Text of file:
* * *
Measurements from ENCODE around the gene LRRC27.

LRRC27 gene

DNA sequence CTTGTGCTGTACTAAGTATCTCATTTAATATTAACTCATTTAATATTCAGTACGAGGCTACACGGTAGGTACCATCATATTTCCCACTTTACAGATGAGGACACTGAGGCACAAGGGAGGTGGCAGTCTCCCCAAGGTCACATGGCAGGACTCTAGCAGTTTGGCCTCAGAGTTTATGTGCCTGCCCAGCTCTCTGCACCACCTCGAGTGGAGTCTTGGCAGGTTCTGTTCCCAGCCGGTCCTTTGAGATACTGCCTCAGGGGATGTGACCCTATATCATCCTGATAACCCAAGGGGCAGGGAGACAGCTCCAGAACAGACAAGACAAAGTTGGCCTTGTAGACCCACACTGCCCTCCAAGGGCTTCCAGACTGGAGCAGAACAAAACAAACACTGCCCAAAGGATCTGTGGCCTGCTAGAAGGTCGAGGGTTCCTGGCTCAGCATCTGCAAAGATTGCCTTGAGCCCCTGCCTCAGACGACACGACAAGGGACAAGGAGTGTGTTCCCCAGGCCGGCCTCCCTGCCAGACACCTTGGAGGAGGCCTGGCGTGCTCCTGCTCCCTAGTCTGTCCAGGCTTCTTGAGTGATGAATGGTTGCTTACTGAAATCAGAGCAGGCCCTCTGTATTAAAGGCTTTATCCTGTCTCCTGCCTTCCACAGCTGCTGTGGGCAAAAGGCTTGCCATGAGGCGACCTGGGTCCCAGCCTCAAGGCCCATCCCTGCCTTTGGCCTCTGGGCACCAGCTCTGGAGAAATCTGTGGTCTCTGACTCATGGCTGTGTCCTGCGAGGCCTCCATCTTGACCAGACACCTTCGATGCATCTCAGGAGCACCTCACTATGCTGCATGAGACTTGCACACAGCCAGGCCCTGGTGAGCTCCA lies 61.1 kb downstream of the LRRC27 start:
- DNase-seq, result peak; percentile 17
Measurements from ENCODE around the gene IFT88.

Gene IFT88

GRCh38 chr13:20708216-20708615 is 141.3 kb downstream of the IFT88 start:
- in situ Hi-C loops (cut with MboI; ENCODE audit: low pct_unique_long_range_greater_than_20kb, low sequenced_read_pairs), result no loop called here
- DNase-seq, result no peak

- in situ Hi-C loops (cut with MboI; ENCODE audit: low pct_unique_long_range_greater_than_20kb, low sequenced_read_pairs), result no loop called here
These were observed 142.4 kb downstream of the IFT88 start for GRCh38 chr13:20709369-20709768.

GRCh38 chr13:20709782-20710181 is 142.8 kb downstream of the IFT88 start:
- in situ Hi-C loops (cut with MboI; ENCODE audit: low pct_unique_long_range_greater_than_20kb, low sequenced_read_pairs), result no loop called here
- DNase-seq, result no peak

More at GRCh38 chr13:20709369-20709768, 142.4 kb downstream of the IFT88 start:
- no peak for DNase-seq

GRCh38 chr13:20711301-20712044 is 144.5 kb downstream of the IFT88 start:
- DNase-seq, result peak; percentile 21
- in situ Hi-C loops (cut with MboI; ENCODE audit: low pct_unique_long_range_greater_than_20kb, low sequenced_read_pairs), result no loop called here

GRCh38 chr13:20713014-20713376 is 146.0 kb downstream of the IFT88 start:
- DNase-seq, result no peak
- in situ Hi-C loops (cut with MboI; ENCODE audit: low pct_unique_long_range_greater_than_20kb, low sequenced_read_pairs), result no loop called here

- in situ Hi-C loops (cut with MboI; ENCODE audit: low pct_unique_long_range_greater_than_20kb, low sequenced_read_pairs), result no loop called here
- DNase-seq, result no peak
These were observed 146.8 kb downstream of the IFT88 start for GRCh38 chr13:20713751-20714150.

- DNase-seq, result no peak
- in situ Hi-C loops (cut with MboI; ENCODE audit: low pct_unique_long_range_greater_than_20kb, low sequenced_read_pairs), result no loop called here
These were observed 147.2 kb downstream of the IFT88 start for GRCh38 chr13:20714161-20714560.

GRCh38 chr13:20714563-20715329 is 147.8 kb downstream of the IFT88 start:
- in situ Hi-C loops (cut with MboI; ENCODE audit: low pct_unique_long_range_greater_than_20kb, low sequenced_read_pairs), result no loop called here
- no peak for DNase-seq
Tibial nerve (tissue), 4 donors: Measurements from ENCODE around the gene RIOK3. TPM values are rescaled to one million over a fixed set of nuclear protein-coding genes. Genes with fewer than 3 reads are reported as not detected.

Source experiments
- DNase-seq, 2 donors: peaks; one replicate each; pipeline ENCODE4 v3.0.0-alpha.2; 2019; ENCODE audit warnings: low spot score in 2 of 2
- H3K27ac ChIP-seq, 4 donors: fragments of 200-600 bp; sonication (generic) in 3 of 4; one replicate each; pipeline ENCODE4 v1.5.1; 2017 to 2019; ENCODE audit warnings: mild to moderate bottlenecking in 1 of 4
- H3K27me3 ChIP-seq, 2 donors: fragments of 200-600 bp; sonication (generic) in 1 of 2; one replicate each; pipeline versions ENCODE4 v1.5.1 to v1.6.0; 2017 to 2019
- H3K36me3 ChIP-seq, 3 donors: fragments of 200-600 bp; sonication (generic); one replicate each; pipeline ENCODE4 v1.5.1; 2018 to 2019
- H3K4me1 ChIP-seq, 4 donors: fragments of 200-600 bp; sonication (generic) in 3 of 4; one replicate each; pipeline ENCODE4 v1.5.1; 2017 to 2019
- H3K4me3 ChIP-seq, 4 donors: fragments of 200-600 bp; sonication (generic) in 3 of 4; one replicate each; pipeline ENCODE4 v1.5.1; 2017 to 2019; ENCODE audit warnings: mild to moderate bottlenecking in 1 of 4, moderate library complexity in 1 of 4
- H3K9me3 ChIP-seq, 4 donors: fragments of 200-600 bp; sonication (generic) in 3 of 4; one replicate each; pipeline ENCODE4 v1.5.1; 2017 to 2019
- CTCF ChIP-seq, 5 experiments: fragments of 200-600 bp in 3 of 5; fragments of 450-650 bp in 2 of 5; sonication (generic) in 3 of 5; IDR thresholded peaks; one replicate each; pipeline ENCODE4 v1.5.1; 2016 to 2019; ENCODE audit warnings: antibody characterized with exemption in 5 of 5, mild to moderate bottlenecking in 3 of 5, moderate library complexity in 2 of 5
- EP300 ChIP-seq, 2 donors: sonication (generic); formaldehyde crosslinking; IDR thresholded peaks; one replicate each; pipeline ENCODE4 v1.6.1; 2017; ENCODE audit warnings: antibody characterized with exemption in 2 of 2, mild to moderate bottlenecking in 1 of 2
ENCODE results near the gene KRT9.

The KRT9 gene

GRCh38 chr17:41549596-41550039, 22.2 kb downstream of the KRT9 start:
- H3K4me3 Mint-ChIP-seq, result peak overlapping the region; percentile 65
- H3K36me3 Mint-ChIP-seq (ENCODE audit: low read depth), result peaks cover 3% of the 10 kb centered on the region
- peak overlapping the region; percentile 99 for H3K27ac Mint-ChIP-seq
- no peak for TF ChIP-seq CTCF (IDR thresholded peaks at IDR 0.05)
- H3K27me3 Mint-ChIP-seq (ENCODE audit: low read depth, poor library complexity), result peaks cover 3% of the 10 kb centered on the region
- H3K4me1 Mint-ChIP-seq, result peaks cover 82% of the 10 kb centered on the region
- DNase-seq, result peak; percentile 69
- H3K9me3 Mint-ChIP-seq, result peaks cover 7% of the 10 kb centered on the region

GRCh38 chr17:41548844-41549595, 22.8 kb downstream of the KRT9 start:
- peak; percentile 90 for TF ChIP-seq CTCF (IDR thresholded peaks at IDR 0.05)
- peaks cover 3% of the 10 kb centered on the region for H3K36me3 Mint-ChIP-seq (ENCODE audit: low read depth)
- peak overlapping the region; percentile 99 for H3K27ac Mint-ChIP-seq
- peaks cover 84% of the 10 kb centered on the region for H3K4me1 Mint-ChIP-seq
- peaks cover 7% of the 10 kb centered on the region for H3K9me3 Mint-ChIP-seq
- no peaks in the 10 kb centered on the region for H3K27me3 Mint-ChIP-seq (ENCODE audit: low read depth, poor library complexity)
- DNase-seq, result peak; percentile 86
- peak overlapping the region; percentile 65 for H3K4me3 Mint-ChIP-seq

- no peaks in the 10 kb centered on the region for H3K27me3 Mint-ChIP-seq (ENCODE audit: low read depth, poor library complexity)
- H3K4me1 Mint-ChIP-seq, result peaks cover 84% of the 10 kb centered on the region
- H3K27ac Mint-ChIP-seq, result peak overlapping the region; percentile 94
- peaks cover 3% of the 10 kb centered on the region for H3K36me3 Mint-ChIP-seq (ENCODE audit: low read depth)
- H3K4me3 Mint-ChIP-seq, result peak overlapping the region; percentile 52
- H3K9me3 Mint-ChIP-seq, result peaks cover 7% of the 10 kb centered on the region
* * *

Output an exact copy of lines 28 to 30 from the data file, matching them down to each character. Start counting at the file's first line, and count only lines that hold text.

These were observed 147.2 kb downstream of the IFT88 start for GRCh38 chr13:20714161-20714560.

GRCh38 chr13:20714563-20715329 is 147.8 kb downstream of the IFT88 start:
- in situ Hi-C loops (cut with MboI; ENCODE audit: low pct_unique_long_range_greater_than_20kb, low sequenced_read_pairs), result no loop called here